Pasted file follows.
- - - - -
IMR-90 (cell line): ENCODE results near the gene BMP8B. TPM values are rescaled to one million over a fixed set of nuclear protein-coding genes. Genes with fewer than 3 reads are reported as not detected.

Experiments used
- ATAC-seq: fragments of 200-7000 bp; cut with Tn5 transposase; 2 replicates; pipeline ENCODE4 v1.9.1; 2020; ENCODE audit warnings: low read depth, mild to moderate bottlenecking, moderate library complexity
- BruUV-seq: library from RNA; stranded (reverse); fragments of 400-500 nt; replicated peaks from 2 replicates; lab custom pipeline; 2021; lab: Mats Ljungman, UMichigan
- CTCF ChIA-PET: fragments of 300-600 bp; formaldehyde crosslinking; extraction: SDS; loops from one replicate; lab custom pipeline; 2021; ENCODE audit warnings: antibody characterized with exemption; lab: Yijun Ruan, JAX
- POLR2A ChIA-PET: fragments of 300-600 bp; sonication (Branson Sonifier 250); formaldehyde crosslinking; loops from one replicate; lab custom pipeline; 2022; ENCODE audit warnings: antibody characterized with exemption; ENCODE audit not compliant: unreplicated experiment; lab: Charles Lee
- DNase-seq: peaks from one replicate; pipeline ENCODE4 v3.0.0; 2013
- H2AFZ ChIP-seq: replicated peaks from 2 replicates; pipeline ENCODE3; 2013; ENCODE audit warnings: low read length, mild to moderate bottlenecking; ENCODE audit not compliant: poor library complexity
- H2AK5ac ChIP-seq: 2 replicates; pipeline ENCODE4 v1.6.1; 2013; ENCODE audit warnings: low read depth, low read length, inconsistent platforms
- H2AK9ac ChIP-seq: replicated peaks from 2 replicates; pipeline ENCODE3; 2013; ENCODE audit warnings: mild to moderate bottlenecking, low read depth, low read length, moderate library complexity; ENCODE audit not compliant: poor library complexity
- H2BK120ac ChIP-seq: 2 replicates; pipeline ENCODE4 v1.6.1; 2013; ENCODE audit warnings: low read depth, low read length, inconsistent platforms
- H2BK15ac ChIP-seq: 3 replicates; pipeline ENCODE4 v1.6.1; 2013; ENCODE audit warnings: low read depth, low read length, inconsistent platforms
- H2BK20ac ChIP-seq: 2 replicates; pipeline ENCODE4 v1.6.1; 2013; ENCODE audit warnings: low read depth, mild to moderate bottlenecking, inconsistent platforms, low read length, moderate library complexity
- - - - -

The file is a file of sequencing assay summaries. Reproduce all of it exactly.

IMR-90 (cell line): ENCODE results near the gene BMP8B. TPM values are rescaled to one million over a fixed set of nuclear protein-coding genes. Genes with fewer than 3 reads are reported as not detected.

Experiments used
- ATAC-seq: fragments of 200-7000 bp; cut with Tn5 transposase; 2 replicates; pipeline ENCODE4 v1.9.1; 2020; ENCODE audit warnings: low read depth, mild to moderate bottlenecking, moderate library complexity
- BruUV-seq: library from RNA; stranded (reverse); fragments of 400-500 nt; replicated peaks from 2 replicates; lab custom pipeline; 2021; lab: Mats Ljungman, UMichigan
- CTCF ChIA-PET: fragments of 300-600 bp; formaldehyde crosslinking; extraction: SDS; loops from one replicate; lab custom pipeline; 2021; ENCODE audit warnings: antibody characterized with exemption; lab: Yijun Ruan, JAX
- POLR2A ChIA-PET: fragments of 300-600 bp; sonication (Branson Sonifier 250); formaldehyde crosslinking; loops from one replicate; lab custom pipeline; 2022; ENCODE audit warnings: antibody characterized with exemption; ENCODE audit not compliant: unreplicated experiment; lab: Charles Lee
- DNase-seq: peaks from one replicate; pipeline ENCODE4 v3.0.0; 2013
- H2AFZ ChIP-seq: replicated peaks from 2 replicates; pipeline ENCODE3; 2013; ENCODE audit warnings: low read length, mild to moderate bottlenecking; ENCODE audit not compliant: poor library complexity
- H2AK5ac ChIP-seq: 2 replicates; pipeline ENCODE4 v1.6.1; 2013; ENCODE audit warnings: low read depth, low read length, inconsistent platforms
- H2AK9ac ChIP-seq: replicated peaks from 2 replicates; pipeline ENCODE3; 2013; ENCODE audit warnings: mild to moderate bottlenecking, low read depth, low read length, moderate library complexity; ENCODE audit not compliant: poor library complexity
- H2BK120ac ChIP-seq: 2 replicates; pipeline ENCODE4 v1.6.1; 2013; ENCODE audit warnings: low read depth, low read length, inconsistent platforms
- H2BK15ac ChIP-seq: 3 replicates; pipeline ENCODE4 v1.6.1; 2013; ENCODE audit warnings: low read depth, low read length, inconsistent platforms
- H2BK20ac ChIP-seq: 2 replicates; pipeline ENCODE4 v1.6.1; 2013; ENCODE audit warnings: low read depth, mild to moderate bottlenecking, inconsistent platforms, low read length, moderate library complexity